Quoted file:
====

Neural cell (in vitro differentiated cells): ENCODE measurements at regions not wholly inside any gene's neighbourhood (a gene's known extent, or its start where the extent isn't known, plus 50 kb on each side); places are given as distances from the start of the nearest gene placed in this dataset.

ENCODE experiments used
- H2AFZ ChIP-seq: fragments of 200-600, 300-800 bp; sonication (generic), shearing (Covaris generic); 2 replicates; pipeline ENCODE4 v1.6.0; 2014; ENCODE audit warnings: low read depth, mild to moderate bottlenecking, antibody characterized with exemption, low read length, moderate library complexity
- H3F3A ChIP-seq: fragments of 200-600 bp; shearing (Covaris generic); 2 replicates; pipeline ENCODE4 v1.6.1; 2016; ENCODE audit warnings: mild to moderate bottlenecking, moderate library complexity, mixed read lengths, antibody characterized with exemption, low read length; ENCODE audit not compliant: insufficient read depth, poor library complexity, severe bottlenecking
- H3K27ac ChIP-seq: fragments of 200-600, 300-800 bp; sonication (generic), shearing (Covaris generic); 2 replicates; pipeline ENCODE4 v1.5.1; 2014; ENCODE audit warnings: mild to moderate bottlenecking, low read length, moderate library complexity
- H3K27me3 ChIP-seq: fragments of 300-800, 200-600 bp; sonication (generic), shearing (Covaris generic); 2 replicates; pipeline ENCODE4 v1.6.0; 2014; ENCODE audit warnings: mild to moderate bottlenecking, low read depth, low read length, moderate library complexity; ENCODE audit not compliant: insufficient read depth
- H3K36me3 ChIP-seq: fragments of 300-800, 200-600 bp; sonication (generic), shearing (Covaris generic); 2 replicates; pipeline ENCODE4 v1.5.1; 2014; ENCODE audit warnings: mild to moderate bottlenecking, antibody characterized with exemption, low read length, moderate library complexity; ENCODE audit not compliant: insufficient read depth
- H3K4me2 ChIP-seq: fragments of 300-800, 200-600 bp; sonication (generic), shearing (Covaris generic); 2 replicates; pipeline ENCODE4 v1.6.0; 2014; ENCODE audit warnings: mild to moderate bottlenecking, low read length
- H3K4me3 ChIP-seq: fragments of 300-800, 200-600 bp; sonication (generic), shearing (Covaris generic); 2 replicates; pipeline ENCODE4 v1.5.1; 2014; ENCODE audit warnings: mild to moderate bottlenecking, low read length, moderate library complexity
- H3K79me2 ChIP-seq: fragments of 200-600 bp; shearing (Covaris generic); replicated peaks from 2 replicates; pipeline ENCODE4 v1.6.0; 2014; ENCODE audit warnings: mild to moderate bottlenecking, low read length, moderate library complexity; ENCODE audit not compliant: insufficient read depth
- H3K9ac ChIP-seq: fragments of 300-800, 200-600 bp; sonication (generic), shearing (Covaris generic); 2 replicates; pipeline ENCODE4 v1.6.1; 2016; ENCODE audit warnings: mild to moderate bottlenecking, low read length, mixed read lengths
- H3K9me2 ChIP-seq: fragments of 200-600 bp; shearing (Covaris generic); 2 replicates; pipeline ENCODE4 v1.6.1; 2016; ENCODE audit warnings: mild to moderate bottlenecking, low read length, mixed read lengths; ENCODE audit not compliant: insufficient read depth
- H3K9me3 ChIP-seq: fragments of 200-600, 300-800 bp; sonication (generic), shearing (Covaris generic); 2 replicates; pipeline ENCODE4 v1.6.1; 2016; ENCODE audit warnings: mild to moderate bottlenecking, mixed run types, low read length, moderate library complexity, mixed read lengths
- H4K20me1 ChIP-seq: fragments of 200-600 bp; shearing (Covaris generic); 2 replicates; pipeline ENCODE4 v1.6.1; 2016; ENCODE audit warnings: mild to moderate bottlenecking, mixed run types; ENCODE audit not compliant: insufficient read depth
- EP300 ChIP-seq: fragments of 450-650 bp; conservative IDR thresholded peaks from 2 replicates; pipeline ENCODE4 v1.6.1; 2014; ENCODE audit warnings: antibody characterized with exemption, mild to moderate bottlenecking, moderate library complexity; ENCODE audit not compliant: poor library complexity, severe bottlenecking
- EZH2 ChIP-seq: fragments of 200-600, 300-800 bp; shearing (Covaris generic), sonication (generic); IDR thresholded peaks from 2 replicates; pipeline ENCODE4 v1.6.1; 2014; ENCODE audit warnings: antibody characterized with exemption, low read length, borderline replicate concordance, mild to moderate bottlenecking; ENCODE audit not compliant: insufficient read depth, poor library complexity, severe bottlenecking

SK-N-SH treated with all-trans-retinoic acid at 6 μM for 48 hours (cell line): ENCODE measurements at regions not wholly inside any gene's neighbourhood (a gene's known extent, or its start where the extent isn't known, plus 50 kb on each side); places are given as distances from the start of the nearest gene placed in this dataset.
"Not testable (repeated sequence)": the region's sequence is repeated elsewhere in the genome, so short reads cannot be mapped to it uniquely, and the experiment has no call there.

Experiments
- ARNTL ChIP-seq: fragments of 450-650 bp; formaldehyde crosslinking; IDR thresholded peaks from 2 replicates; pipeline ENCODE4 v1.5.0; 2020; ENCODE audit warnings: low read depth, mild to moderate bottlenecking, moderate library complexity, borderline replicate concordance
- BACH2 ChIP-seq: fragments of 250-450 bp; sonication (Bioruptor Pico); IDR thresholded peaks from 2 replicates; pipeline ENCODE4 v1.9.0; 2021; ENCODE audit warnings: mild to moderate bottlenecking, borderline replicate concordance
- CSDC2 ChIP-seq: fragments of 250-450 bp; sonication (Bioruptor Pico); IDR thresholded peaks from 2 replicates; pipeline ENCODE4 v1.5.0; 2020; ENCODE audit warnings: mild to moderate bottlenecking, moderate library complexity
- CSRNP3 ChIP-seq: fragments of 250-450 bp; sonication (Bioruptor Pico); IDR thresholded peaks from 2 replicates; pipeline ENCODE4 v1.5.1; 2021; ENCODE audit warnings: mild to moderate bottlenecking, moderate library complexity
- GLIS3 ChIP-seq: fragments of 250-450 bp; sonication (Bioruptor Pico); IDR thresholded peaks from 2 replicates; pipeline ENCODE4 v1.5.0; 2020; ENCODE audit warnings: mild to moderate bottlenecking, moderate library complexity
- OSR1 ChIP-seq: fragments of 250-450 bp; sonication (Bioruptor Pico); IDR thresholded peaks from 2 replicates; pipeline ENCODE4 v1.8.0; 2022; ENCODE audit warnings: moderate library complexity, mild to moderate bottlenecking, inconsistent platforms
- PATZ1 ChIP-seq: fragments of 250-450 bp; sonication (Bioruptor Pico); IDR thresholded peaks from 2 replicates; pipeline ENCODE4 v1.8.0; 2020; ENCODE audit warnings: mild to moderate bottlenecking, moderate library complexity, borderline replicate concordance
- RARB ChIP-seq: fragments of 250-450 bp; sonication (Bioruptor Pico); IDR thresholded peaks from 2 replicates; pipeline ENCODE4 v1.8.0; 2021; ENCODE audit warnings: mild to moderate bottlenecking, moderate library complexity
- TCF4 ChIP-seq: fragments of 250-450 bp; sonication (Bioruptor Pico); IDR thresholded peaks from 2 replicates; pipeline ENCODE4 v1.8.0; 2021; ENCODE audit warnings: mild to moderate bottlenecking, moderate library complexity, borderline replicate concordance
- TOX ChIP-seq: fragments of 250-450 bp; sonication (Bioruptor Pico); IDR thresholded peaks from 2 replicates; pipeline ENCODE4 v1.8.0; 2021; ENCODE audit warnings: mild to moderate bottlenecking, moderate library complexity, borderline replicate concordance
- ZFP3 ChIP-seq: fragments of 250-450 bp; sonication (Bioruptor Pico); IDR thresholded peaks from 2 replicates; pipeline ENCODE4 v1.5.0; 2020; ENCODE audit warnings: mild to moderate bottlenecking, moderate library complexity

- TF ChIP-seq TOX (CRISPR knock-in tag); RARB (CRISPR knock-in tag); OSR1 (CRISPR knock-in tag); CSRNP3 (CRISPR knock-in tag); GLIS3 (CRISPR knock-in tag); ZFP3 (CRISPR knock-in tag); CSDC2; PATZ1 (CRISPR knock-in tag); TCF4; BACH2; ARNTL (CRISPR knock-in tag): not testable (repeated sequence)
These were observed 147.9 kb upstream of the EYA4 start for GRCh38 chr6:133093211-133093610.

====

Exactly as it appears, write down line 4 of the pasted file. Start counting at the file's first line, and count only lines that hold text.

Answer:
- H3F3A ChIP-seq: fragments of 200-600 bp; shearing (Covaris generic); 2 replicates; pipeline ENCODE4 v1.6.1; 2016; ENCODE audit warnings: mild to moderate bottlenecking, moderate library complexity, mixed read lengths, antibody characterized with exemption, low read length; ENCODE audit not compliant: insufficient read depth, poor library complexity, severe bottlenecking